Tuesday, 07 March 2017 19:14

KPMG partners on food industry research centre initiative

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Professional services firm KPMG Australia has been chosen as one of the lead partners of the newly formed Food Agility Cooperative Research Centre (CRC), which has raised over $160 million in cash and in-kind commitments to fast-track the growth of Australia’s food industry through digital technologies.

The naming of KPMG follows an announcement on Tuesday that the Food Agility CRC has received $50 million of federal government funding through the Co-operative Research Centre Programme.

Industry, Innovation and Science Minister Senator Arthur Sinodinos announced the funding allocation yesterday.

“We believe the Food Agility CRC is at the core of innovation for the industry, and are very excited to be playing an active role,” said Ian Hancock, head of Management Consulting at KPMG Australia.

“Today’s federal government funding announcement is a strong signal that food is a major manufacturing sector of the future, and that there is commitment to global advancement through a digital technology path.”

The bid consortium that applied for and secured the federal funding is led by the Knowledge Economy Institute at the University of Technology Sydney (UTS), together with QUT and Curtin University.

According to KPMG, collaboration with the Food Agility CRC aligns with the firm’s investment in building capabilities around the Internet of Things (IoT) and AgTech sector, both new practices the firm launched this financial year.

Piers Hogarth-Scott, KPMG’s national IoT practice leader, said, “Smart food and fibre is a key focus sector of our Internet of Things practice. Our investment in the Food Agility CRC supports our strategy of helping clients unlock the substantial economic, environmental and social challenges facing the industry in Australia.”

Ben van Delden, head of KPMG’s AgTech practice, described the launch of the Food Agility CRC as ground-breaking.

“I’ve recently returned from the Australian Agri-Food Trade Mission to Israel. One of the highlights for me was seeing unprecedented ‘collaboration in action’ between farmers, universities, industries and government.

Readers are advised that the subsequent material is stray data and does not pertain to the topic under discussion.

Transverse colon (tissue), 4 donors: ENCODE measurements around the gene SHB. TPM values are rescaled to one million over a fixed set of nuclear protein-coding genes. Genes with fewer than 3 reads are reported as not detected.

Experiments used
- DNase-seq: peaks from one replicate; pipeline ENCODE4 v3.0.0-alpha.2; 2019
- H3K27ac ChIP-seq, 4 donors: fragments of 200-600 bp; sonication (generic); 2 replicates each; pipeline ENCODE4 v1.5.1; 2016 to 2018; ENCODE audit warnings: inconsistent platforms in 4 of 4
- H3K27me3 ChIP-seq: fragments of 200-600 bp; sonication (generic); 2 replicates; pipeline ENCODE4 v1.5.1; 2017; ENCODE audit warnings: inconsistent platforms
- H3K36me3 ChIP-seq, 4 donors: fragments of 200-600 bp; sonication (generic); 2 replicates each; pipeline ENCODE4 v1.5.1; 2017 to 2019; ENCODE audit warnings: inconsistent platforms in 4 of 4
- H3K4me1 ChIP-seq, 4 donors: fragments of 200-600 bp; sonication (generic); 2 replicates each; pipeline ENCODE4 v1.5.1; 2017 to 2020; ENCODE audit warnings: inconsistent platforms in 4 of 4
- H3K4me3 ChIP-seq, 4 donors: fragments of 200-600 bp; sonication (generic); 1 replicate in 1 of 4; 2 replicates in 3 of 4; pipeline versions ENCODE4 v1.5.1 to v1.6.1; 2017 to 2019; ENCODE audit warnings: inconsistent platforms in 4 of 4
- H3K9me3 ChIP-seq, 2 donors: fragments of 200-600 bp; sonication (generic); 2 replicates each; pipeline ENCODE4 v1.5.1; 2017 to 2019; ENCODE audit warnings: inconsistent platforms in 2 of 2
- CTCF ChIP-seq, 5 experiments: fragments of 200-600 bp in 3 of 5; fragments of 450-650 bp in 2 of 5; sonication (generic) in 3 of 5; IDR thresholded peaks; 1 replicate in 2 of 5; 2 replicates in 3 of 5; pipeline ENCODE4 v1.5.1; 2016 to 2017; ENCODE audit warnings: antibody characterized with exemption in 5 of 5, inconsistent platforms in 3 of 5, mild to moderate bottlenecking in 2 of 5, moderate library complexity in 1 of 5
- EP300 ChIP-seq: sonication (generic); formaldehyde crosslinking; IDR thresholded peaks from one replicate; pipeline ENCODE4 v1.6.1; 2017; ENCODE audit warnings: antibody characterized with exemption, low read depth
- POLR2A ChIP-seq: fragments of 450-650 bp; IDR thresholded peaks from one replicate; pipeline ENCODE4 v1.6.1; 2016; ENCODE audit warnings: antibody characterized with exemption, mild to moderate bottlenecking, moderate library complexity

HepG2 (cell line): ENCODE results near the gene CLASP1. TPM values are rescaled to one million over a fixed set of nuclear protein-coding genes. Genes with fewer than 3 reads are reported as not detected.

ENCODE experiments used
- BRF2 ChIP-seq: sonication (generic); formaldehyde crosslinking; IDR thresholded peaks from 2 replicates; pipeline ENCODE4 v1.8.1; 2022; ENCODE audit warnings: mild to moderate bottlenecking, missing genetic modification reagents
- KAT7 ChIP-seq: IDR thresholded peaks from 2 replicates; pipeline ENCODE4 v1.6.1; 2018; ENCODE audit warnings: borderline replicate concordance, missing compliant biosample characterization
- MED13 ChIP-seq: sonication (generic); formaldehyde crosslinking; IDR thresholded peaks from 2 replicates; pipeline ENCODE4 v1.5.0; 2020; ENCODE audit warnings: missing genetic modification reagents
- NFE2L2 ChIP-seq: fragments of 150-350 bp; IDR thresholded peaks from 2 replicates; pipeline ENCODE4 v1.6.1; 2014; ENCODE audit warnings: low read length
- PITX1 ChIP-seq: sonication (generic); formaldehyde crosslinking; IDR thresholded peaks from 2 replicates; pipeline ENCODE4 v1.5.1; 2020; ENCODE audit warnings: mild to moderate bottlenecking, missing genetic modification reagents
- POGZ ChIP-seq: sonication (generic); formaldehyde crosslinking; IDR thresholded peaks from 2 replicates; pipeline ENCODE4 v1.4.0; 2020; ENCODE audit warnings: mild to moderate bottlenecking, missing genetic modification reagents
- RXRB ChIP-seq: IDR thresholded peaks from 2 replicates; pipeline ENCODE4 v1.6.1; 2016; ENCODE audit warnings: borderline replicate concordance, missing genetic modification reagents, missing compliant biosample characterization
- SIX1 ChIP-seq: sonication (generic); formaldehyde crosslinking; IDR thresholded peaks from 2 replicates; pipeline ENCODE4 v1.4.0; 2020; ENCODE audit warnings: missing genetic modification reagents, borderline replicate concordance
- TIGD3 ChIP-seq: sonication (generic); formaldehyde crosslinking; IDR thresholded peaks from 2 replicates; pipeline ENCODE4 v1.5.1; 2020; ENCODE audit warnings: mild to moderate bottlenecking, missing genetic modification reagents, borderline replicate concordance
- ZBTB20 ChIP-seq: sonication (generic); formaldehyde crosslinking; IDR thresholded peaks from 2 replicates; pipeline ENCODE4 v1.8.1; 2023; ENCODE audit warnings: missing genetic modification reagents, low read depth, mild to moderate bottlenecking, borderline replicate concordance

“Australia can learn from this and it seems we are now on this path with the Food Agility CRC’s collaboration model bridging the gap between stakeholders.”

KPMG says the Food Agility CRC’s programmes will seek to deploy real-time big data market intelligence and predictive analytics to help farmers produce the right products at the right time, and link food producers with consumers in new ways.

Plans include the development of more innovative financial products based on producers’ better management of environment risk and uncertainty, using digital technology.

The firm says investment in the food industry could be stimulated by building confidence in data-enabled productivity gains, and the Food Agility CRC will help build a future workforce by leveraging advances in robotics and training teams in agri-economics and digital technology to boost productivity, sustainability and market-led thinking.

Professor Bronwyn Harch of QUT will be Food Agility’s Research Director.

“Our research framework is designed to deliver commercial value, to build capacity across the food value chain, and optimise the research investment”, Professor Harch said.

“Our research programmes will create digitally-enabled solutions by focusing on three critical components: hardware, software and liveware. That means: addressing the sensor and communication technologies that underpin data across food value chains; transforming poorly designed, utilised and connected data into information and insights for decision making; and ensuring best practices are integrated into the workflows of governments, industry and consumers, and building a capable workforce.”

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Peter Dinham is a co-founder of iTWire and a 35-year veteran journalist and corporate communications consultant. He has worked as a journalist in all forms of media – newspapers/magazines, radio, television, press agency and now, online – including with the Canberra Times, The Examiner (Tasmania), the ABC and AAP-Reuters. As a freelance journalist he also had articles published in Australian and overseas magazines. He worked in the corporate communications/public relations sector, in-house with an airline, and as a senior executive in Australia of the world’s largest communications consultancy, Burson-Marsteller. He also ran his own communications consultancy and was a co-founder in Australia of the global photographic agency, the Image Bank (now Getty Images).

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